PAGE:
Incision and Drainage

Incision and Drainage
Incision and drainage (I&D) allows for decompression of infection loculation(s), which will provide significant relief for the patient. It will also provide a portal for irrigation and placement of a drain in some cases. Additionally, it allows for obtaining appropriate samples for culturing the offending microorganisms. More importantly, I&D will alter the chemical environment to one that is more aerobic, thus less optimal for the more virulent anaerobic bacteria.

In their 2011 article, Shanti and Aziz found no benefit in delaying the drainage of an infection until an abscess was formed. In fact, the majority of infections that were diagnosed as cellulitis were indeed abscesses. The delay in treatment will only lead to more complications and morbidity.

Typically, I&D is done at the same time as the removal of the offending source. However, there are times that due to the acuity of the infection, drainage is done first in conjunction with pharmacologic therapy while the definitive treatment is planned and carried out at a later time. This delay should be as minimal as possible as exacerbation of the infection will be likely.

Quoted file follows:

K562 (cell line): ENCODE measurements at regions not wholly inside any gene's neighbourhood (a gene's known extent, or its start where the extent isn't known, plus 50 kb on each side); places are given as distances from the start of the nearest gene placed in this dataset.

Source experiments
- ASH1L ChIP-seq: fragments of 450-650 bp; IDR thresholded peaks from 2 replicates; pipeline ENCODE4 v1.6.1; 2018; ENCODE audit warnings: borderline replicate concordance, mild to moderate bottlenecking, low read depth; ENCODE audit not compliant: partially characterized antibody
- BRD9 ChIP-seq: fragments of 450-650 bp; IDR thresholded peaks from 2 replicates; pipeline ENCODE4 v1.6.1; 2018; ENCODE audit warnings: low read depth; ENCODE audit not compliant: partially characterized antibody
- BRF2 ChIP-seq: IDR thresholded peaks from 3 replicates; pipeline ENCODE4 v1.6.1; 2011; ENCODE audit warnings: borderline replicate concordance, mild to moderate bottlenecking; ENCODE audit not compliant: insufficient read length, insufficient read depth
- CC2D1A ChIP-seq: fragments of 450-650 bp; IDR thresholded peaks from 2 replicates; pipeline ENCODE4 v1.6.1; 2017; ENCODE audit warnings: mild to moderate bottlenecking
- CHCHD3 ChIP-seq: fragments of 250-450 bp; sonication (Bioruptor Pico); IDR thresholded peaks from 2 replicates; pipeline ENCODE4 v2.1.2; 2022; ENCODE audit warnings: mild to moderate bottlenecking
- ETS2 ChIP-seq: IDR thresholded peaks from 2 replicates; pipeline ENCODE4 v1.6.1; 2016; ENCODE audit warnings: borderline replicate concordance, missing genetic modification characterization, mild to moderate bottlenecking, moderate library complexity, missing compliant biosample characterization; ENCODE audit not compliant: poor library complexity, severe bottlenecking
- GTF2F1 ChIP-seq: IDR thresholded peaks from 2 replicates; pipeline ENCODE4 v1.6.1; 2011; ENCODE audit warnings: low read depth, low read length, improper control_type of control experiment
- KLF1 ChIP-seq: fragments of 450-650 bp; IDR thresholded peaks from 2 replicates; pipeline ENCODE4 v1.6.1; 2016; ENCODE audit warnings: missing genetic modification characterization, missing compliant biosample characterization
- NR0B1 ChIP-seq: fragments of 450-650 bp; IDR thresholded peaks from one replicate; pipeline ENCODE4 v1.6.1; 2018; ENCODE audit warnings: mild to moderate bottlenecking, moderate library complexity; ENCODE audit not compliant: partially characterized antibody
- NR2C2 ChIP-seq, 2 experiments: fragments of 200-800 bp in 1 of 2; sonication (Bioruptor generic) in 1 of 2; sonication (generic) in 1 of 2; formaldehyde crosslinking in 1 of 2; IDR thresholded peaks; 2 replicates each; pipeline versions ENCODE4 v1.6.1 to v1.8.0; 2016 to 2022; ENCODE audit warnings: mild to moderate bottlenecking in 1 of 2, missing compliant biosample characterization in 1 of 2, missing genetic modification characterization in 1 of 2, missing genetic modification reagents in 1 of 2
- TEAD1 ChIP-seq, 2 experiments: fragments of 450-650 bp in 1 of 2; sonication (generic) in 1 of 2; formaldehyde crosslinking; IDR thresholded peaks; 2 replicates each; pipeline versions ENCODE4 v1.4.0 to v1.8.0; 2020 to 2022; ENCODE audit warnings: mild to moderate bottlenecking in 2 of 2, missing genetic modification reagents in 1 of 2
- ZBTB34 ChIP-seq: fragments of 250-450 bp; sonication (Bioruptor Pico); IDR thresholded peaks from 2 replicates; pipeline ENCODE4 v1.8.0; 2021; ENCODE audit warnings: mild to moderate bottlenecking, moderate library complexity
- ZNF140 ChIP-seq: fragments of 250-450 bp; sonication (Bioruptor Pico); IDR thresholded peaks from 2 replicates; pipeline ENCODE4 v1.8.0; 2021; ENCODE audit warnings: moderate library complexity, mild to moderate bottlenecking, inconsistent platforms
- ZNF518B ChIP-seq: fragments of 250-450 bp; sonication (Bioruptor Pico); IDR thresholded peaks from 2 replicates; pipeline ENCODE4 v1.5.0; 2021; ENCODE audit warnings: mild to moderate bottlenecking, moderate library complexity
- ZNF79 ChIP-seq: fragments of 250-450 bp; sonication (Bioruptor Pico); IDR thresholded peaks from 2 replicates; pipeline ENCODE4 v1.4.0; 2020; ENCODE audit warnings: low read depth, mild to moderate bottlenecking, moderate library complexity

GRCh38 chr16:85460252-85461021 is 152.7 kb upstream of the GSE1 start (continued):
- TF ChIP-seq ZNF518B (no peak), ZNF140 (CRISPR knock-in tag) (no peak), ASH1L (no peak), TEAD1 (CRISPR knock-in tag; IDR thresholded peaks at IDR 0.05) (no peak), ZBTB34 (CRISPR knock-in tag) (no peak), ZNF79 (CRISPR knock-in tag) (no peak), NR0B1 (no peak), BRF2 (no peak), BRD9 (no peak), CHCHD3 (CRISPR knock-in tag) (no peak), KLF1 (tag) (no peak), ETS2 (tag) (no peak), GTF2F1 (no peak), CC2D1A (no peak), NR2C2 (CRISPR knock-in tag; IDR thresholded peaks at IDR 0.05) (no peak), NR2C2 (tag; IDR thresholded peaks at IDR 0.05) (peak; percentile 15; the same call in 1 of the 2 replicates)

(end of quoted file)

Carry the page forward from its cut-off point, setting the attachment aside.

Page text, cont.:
The incision should be placed in such a way that it will avoid vital structures. It should also avoid any areas of mucosal or skin breakdown, such as a sinus tract as delayed healing or deformities may result.

Infections continue to challenge clinicians daily. Even though most remain focal and quite limited, when left untreated, they may have significant systemic involvement with potentially morbid, and possibly fatal, consequences.

Proper antibiotic selection has made combatting infections more predictable and improved patient outcomes. However, infection remains a surgical disease. Early, thorough, and definitive treatment directed at removal of the source and providing path of drainage will ensure proper care of the patient.